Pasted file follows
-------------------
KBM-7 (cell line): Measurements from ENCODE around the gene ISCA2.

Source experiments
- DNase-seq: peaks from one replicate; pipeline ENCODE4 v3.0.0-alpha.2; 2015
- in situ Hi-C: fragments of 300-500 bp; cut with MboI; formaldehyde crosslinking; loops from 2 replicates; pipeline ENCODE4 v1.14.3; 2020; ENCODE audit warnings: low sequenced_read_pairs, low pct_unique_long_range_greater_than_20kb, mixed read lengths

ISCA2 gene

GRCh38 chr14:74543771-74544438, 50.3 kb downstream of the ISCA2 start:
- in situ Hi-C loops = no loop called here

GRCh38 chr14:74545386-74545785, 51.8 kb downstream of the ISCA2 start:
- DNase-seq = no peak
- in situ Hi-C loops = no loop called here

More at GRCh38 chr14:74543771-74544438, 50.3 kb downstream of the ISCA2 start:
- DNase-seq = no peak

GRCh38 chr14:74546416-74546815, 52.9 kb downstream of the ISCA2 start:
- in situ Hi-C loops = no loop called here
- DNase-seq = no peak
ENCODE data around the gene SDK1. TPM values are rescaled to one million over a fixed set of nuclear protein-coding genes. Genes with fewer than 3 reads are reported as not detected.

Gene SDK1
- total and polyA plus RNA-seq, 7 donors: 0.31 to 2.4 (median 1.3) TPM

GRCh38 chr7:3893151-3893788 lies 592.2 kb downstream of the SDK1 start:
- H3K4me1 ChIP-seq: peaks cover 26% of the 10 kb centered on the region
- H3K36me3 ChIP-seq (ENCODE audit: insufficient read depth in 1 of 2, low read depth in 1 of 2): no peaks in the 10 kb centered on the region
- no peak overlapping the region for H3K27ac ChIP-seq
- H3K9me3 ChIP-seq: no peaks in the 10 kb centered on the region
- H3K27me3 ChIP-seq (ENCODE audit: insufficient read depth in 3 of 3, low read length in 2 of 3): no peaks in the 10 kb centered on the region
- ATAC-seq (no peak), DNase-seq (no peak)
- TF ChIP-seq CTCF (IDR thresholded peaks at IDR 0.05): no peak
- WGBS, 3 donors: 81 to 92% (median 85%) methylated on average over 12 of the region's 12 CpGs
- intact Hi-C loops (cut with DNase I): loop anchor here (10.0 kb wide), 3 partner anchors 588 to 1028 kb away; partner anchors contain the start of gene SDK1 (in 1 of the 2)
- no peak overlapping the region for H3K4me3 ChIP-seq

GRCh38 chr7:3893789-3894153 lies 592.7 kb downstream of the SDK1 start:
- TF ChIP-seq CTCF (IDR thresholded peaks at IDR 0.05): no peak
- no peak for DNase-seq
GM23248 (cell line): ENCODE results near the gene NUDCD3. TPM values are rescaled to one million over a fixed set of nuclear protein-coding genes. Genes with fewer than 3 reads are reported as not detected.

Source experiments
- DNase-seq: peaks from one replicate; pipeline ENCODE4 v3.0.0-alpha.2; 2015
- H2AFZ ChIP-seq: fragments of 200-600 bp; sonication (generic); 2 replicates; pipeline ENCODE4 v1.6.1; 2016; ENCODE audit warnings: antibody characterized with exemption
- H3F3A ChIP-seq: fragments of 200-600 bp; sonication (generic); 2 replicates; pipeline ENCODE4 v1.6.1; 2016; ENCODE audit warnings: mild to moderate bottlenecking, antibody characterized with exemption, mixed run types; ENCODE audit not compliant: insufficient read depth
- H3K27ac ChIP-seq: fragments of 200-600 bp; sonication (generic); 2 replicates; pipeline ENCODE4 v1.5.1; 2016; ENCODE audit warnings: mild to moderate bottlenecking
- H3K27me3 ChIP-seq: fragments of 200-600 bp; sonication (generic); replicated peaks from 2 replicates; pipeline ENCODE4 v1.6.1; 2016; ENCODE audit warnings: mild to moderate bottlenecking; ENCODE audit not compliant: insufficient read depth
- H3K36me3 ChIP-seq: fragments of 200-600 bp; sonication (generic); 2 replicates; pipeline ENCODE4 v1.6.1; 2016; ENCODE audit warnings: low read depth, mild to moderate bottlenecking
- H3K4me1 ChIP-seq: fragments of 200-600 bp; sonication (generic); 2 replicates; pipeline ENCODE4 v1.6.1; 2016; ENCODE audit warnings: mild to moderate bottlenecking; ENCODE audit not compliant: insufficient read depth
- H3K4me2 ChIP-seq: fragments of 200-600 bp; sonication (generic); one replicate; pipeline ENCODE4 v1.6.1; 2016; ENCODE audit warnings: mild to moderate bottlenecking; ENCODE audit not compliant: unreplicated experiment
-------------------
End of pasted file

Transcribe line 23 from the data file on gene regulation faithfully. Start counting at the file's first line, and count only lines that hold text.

- H3K9me3 ChIP-seq: no peaks in the 10 kb centered on the region